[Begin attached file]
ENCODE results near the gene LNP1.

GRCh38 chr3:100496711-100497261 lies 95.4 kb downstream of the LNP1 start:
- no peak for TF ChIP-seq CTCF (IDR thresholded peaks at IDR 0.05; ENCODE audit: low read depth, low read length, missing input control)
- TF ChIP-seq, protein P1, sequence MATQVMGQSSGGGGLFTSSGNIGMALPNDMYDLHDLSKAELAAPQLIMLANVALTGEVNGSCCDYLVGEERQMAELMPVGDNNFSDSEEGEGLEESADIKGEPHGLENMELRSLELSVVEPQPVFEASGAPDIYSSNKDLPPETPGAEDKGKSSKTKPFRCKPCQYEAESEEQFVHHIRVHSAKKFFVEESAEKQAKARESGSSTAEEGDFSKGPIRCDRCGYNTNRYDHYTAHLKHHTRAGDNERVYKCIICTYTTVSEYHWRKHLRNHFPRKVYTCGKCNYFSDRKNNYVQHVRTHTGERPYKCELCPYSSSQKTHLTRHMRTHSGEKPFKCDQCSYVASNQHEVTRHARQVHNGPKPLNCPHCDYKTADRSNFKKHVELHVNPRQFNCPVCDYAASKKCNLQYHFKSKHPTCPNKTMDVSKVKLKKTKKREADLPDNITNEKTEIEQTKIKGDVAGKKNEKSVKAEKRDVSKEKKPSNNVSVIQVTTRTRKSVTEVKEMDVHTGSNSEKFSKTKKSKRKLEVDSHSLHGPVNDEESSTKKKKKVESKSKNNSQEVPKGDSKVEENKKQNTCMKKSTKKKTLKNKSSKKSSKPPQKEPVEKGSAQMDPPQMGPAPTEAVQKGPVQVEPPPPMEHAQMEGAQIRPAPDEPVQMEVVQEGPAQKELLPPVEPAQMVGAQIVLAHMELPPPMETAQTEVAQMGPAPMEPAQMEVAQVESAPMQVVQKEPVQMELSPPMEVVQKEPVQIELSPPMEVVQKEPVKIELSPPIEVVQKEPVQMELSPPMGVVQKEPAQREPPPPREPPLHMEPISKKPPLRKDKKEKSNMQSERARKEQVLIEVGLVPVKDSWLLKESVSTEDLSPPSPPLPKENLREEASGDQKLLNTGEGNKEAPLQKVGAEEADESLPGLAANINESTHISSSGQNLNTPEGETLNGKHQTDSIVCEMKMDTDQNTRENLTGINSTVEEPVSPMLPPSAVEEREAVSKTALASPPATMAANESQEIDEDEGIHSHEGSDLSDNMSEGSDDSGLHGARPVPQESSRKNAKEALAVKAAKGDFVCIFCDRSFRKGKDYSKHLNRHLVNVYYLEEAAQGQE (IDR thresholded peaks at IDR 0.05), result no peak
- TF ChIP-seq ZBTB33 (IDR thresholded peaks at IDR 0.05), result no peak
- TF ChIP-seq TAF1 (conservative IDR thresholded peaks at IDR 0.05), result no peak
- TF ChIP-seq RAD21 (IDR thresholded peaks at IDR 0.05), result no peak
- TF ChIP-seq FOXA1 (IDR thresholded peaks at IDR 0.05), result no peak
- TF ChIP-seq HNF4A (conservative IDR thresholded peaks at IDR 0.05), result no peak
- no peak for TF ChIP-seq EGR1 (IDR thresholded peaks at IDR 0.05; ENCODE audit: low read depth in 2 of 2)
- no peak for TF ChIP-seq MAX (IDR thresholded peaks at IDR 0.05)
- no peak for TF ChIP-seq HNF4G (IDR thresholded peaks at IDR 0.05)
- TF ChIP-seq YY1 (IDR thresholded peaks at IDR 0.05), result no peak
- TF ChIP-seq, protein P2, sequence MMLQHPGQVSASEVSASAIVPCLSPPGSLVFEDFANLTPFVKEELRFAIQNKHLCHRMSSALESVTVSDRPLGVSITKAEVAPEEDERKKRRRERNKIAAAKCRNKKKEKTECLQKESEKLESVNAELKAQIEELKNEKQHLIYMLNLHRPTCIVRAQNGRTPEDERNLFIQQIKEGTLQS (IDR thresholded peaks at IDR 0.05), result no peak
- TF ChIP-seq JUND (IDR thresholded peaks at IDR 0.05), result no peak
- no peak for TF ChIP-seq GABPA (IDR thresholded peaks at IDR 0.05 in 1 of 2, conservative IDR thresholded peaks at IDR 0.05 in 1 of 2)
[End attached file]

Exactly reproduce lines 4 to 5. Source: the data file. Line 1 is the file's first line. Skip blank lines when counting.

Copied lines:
- TF ChIP-seq, protein P1, sequence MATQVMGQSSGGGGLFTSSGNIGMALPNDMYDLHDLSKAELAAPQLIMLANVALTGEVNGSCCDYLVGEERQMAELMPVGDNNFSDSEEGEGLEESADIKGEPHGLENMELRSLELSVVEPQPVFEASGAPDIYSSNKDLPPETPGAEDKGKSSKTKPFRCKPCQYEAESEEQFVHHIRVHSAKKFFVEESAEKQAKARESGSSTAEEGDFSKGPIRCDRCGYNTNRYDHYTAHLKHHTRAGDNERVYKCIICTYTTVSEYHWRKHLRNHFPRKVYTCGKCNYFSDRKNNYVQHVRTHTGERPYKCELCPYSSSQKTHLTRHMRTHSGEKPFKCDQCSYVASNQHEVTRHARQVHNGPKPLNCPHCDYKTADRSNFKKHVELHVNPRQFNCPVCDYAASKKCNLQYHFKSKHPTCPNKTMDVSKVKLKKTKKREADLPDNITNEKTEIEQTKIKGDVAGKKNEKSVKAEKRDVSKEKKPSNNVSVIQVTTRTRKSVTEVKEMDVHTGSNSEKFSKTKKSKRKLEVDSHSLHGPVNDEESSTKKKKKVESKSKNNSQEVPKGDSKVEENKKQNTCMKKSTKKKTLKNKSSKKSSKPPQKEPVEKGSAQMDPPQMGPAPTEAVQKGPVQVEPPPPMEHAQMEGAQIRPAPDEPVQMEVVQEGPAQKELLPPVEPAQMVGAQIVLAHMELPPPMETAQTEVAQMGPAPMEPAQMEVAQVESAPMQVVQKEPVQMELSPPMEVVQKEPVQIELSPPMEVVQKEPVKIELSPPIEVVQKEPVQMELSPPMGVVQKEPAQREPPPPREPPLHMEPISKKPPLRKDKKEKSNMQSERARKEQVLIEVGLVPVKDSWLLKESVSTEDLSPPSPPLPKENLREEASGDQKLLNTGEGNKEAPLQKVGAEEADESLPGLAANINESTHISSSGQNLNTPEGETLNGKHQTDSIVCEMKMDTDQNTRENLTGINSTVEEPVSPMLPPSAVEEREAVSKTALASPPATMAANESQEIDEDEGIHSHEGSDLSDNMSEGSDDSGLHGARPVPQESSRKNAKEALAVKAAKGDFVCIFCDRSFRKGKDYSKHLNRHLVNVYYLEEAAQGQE (IDR thresholded peaks at IDR 0.05), result no peak
- TF ChIP-seq ZBTB33 (IDR thresholded peaks at IDR 0.05), result no peak